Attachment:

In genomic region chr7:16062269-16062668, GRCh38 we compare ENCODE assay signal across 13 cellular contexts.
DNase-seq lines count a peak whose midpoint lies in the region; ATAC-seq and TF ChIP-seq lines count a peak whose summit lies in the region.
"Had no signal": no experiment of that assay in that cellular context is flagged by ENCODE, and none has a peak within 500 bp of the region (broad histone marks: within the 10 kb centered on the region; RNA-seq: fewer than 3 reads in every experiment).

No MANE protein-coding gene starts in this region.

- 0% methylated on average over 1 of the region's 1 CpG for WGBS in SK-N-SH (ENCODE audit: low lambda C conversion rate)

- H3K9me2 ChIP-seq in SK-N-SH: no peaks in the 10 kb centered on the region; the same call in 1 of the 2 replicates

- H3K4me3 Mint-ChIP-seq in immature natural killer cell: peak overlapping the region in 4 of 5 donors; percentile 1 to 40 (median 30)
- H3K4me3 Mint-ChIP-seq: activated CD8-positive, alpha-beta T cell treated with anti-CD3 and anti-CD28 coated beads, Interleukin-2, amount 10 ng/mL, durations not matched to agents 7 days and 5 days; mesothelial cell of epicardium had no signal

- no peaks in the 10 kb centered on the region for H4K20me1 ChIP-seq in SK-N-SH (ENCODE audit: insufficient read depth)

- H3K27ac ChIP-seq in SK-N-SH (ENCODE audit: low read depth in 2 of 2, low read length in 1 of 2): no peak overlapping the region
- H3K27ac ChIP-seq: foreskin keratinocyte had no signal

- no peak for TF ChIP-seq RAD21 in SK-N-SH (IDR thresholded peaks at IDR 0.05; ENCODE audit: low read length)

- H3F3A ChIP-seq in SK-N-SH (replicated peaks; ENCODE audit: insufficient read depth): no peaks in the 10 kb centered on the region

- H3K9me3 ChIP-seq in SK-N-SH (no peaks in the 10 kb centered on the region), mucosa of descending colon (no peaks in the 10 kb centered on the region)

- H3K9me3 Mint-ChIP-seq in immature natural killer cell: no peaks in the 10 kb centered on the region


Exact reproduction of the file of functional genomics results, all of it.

In genomic region chr7:16062269-16062668, GRCh38 we compare ENCODE assay signal across 13 cellular contexts.
DNase-seq lines count a peak whose midpoint lies in the region; ATAC-seq and TF ChIP-seq lines count a peak whose summit lies in the region.
"Had no signal": no experiment of that assay in that cellular context is flagged by ENCODE, and none has a peak within 500 bp of the region (broad histone marks: within the 10 kb centered on the region; RNA-seq: fewer than 3 reads in every experiment).

No MANE protein-coding gene starts in this region.

- 0% methylated on average over 1 of the region's 1 CpG for WGBS in SK-N-SH (ENCODE audit: low lambda C conversion rate)

- H3K9me2 ChIP-seq in SK-N-SH: no peaks in the 10 kb centered on the region; the same call in 1 of the 2 replicates

- H3K4me3 Mint-ChIP-seq in immature natural killer cell: peak overlapping the region in 4 of 5 donors; percentile 1 to 40 (median 30)
- H3K4me3 Mint-ChIP-seq: activated CD8-positive, alpha-beta T cell treated with anti-CD3 and anti-CD28 coated beads, Interleukin-2, amount 10 ng/mL, durations not matched to agents 7 days and 5 days; mesothelial cell of epicardium had no signal

- no peaks in the 10 kb centered on the region for H4K20me1 ChIP-seq in SK-N-SH (ENCODE audit: insufficient read depth)

- H3K27ac ChIP-seq in SK-N-SH (ENCODE audit: low read depth in 2 of 2, low read length in 1 of 2): no peak overlapping the region
- H3K27ac ChIP-seq: foreskin keratinocyte had no signal

- no peak for TF ChIP-seq RAD21 in SK-N-SH (IDR thresholded peaks at IDR 0.05; ENCODE audit: low read length)

- H3F3A ChIP-seq in SK-N-SH (replicated peaks; ENCODE audit: insufficient read depth): no peaks in the 10 kb centered on the region

- H3K9me3 ChIP-seq in SK-N-SH (no peaks in the 10 kb centered on the region), mucosa of descending colon (no peaks in the 10 kb centered on the region)

- H3K9me3 Mint-ChIP-seq in immature natural killer cell: no peaks in the 10 kb centered on the region